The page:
As parents, schoolchildren and concerned citizens across the nation poured out their sympathy for families and friends of the young students and teachers who lost their lives at Sandy Hook Elementary School on Dec. 14, one normally vocal corner remained silent.
The National Rifle Association, the nation’s largest gun lobby, left news media with little more than “no comment” during wall-to-wall coverage of the tragedy in Newtown, Conn.
And, while brands and companies around the world took to social media to convey condolences to the people of Newtown, the NRA went dark on Twitter and Facebook (except for its Comments section, noted below). The organization ignored entirely the incident of Dec. 14 on its website, leaving up its regular content, including a scrolling account of successful pro-gun legislation in various states.
Just a few years ago, the idea of hiring someone whose primary job description was to handle social media for a company raised plenty of eyebrows. "You get paid to play on Facebook?" people would ask.
Not exactly. Although it's certainly enjoyable to spend the day blogging, chatting, and promoting your business on Facebook, Twitter, Pinterest, LinkedIn, Google+ (the list goes on...), it's also (obviously) a lot of work.
Part of the attraction of social media marketing is that it can be done from anywhere. The tools used to update your various accounts are almost all available on mobile devices -- in fact, these days, they're being designed with mobile as the first priority.
Google and YouTube have been pushing their users harder for full identity disclosure, but is that really in your best interest? Before you commit to giving out your real identity across your YouTube and Google+ accounts, weigh the pros and cons with this list I’ve put together, and then decide for yourself if it’s really in your best interest and not just Google’s.
I was at a hurricane party when the high winds of Superstorm Sandy finally shut down our power outside Washington, DC.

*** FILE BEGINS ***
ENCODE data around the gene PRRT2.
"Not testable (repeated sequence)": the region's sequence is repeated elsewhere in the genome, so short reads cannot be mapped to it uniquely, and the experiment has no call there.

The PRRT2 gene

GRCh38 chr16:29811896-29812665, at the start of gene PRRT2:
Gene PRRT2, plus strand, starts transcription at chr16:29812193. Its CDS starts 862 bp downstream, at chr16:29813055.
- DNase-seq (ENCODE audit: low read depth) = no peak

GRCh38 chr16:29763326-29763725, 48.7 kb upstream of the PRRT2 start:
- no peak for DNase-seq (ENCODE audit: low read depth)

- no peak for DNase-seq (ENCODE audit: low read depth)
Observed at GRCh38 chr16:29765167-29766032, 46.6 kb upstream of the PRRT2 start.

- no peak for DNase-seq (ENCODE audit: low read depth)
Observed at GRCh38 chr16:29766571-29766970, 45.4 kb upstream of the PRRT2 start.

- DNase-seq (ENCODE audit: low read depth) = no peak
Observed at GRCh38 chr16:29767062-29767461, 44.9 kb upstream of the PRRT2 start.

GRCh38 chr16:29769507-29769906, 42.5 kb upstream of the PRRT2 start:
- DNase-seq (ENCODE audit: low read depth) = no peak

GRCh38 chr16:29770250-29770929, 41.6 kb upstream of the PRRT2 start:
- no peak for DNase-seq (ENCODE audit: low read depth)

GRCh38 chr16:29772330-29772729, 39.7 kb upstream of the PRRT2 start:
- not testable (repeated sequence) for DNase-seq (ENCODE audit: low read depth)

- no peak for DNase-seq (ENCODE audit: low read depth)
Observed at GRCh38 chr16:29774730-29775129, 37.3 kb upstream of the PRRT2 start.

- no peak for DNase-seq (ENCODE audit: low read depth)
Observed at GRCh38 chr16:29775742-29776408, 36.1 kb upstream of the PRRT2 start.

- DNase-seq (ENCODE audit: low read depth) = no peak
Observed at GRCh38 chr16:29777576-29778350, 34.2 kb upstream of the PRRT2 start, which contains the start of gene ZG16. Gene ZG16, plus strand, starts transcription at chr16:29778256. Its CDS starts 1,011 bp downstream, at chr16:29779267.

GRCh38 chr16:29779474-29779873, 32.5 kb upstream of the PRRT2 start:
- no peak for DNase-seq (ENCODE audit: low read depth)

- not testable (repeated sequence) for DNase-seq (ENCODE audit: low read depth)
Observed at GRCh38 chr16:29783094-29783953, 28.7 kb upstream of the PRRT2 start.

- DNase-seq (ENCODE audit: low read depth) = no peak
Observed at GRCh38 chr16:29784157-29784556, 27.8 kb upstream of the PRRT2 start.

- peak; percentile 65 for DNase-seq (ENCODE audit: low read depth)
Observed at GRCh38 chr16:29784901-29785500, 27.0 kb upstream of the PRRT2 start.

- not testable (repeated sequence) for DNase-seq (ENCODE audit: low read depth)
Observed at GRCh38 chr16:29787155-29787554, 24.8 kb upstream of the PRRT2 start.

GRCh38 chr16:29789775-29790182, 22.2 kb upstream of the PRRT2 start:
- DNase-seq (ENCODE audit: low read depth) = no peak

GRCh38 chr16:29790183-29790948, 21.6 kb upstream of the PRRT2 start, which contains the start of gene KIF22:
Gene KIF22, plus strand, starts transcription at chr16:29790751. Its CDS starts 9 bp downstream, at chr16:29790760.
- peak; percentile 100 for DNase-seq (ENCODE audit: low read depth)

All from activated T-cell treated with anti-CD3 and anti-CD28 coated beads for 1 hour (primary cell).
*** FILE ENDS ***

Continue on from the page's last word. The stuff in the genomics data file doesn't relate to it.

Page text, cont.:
A bunch of neighbors figured this was a suitable way to welcome the inevitable power outage. By 8 p.m., an outside transformer lit up like a greenish July 4th fireworks display and the block went dark.
The only way I could get word out about my status was, well, my Facebook status. So family and friends looked there to make sure I was OK.
By this time, Instagramers had begun posting to Facebook and CNN. I got a full picture of the suffering that was happening all around, particularly in the northeast.
And just as quickly, government officials took to social media to keep residents informed.
It was a great year to be in Hollywood. Thanks in part to social media, the buzz around movies have never been higher. This year, everyone was talking about movies, and not just those of the wizard and vampire variety.
Here’s a look at three of the top movies that caused a buzz online.
The Hunger Games
The Hunger Games may be one of the best social media campaigns of all time. It was cleverly executed over Facebook, Twitter, Instagram, YouTube, Pinterest…let’s face it, if the social media site was available, The Hunger Games was on it. The movie was a juggernaut of success. Their social media manager is brilliant.
The Hunger Games has over 8 million fans on Facebook. That doesn’t sound like a huge number until you realize that it is roughly the same size as the nation of Israel.
Here’s how they make it work: